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November 3, 2010

Tide coaches aren't only ones having a reunion

TUSCALOOSA _ Two years ago when Nick Saban first returned to Baton Rouge as the football coach for the University of Alabama, LSU fans were foaming at the mouth to get a shot at the man who led them to a national championship and then departed for the Miami Dolphins.

Defensive back Phelon Jones was in the home locker room and played for the Tigers that day. He didn't have a tackle, but still remembers the sting of losing in overtime, 27-21.

"Knowing that we were so close and didn't pull it out, it hurt even worse," he said, adding that the overall fervor felt for the former coach wasn't matched by the players.

"Not really. A lot of people on the team didn't get to play for Coach Saban. They really had no connection to him. So at LSU it was just another game, to beat Alabama to get to our goals. It's always been a pretty intense game, win or lose."

Jones, of course, is now on the other side having transferred to the Crimson Tide at the conclusion of the 2008 season. Saturday will be his first time back to Tiger Stadium, which will sort of have a reunion feel to it.

In addition to sophomore safety Wesley Neighbors squaring off against his younger brother Connor, who is a freshman fullback for the Tigers, Kirby Smart, Sal Sunseri and Bobby Williams were all on Saban's staff there, defensive line coach Bo Davis was an All-SEC lineman for the Tigers before serving as assistant strength coach, and strength coach Scott Cochran graduated from LSU before joining the weight-room staff.

"Exciting," Jones said. "Just to see all the places that I just came from, all the people and all the friends, it's going to be pretty exciting."

Jones played nine games during his freshman year, starting at dime against North Texas and Troy, and finished with 15 tackles, three sacks a forced fumble. But by the time the Alabama game came around he wasn't doing as much.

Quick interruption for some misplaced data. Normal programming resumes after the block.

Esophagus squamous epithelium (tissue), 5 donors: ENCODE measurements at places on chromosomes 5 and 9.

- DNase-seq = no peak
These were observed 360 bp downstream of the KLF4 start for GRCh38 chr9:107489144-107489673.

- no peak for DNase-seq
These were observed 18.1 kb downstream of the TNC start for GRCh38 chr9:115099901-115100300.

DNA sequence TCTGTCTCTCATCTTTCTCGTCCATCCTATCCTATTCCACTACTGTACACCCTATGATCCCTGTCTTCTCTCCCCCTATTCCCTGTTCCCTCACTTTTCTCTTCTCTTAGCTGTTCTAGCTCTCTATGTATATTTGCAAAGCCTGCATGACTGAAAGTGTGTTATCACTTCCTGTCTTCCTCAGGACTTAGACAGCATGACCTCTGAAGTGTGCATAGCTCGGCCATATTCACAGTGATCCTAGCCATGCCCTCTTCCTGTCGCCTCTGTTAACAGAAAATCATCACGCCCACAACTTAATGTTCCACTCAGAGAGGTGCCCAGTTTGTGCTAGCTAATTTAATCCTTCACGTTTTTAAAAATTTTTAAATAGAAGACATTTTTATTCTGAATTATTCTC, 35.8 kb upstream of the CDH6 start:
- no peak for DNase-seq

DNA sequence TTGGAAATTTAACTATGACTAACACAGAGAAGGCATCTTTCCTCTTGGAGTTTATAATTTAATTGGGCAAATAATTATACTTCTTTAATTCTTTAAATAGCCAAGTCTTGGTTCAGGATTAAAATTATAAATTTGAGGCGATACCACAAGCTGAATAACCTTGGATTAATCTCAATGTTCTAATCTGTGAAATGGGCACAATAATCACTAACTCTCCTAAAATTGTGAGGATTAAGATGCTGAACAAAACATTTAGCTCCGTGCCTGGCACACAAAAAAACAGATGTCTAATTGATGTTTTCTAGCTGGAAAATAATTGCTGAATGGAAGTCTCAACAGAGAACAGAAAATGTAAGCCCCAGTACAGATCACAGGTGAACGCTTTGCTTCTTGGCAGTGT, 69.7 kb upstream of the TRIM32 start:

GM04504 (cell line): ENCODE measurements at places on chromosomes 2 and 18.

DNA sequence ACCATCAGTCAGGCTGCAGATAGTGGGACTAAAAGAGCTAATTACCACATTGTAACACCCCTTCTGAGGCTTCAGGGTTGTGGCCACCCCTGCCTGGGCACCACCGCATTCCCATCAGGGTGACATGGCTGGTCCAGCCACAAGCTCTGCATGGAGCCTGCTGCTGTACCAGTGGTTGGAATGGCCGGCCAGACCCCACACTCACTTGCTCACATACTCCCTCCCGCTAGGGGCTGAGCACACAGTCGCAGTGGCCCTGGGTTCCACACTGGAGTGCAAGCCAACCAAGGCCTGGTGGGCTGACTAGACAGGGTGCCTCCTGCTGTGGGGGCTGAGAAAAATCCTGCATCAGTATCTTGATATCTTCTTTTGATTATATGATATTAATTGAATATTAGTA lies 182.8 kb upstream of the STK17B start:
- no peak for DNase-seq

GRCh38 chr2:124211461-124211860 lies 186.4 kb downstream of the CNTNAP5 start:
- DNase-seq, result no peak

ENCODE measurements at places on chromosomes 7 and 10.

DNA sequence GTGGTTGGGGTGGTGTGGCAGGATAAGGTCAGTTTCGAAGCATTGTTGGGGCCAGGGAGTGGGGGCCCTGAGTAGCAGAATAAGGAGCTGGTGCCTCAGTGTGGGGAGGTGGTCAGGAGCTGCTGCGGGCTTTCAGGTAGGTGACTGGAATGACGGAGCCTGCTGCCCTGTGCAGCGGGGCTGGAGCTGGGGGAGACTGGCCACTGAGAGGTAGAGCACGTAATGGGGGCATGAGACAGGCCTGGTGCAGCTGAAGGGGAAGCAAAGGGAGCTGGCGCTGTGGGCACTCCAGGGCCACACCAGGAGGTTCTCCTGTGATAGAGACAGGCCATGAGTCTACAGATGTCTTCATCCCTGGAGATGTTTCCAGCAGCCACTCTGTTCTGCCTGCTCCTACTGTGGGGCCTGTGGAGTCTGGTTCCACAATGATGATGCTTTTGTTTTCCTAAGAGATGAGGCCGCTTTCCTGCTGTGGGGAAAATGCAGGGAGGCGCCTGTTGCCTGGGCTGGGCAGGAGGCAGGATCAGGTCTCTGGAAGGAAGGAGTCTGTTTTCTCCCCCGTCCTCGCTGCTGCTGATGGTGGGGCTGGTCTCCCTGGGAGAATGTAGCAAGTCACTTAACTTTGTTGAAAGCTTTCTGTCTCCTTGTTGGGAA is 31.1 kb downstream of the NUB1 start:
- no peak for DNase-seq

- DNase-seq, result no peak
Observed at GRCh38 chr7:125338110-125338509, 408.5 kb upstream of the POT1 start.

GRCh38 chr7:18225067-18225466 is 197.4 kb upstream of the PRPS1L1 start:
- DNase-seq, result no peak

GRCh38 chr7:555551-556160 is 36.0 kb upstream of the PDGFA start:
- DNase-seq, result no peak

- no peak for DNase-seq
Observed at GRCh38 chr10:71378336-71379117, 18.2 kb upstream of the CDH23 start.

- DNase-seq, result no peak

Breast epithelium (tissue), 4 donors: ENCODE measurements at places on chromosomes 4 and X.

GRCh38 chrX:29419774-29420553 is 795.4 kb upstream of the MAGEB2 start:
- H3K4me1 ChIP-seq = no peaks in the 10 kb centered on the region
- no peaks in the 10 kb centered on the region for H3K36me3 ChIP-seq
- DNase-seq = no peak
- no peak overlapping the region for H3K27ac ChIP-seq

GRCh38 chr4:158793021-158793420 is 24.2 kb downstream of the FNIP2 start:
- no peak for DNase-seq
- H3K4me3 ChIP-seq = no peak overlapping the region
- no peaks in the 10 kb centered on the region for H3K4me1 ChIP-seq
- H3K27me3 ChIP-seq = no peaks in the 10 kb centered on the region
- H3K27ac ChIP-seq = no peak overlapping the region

"Things just looked better here than at LSU," the Mobile native said. "All the coaches, the players, the program was great. I just saw (better) benefit being at Alabama than LSU."

It's beginning to look like the move will pay off. Jones has played in five games this season, mostly in spot duty, but filled in for DeQuan Menzie (groin) at star during the Tide's last game at Tennessee. He had six passes thrown in his direction, and despite missing an interception just three were completed for eight yards as he kept everything in front of him.

Jones might have the same role Saturday as Menzie was held out of the bye workouts and has lined up as a reserve the past three days.

"I'm pretty sure that it's a game that he wants to play in," sophomore defensive end Damion Square said. "Everybody (would) want to go back and play LSU when you transfer from there. I know he's a little bit more excited for this one, probably more than others."

Meanwhile, Neighbors is ready to drop his shoulder on his brother if for some reason they collide on the field, but that really isn't anything new for the brothers who have seemingly been always going after each other.

"My dad would be the quarterback, and it would be one-on-one in the front yard," said the third-year player who couldn't suit up for games until now due to a limitation of the Bryant Scholarship. "We'd literally after five minutes have to go inside and be in timeout because we'd start fighting. Every little thing."

When the brothers went home last weekend to Huntsville, Wesley called it a "silent weekend."

"Usually, my dad is coming around and asking, 'What's going on? How are y'all doing at practice?' This week at the dinner table nothing was said. Nothing at all," Neighbors said, adding that it stayed that way through the drive to the airport. "Nothing really was said there either. If there was we'd still be on I-65 still getting after it."

Otherwise, they're very supportive of each other and call back-and-forth at least once a week. Wesley even cried a little when he saw his brother play his first collegiate game against North Carolina, even though Connor is now a little bigger (5-foot-10, 237 pounds vs. 6-1, 205).

"He fits in there pretty well there," Wesley said. "He's very happy and I'm happy for him ... nonetheless, I wish he was here."

Wesley is one of only a handful of players to become a third-generation player at Alabama with his father Wes recruited by Paul W. "Bear" Bryant and played for Ray Perkins from 1983-86. Their grandfather, the legendary Billy Neighbors, was on Bryant's first national championship team in 1961 and indicted into the College Football Hall of Fame in 2004.

"Actually, I have to ask what my dad is going to wear," Wesley Neighbors said. "He better be wearing red. If he's wearing purple and gold we're going to have a problem."

Yep, it's just another Alabama at LSU game.

"It's kind of like a rivalry game, maybe more," Jones said with a smile.


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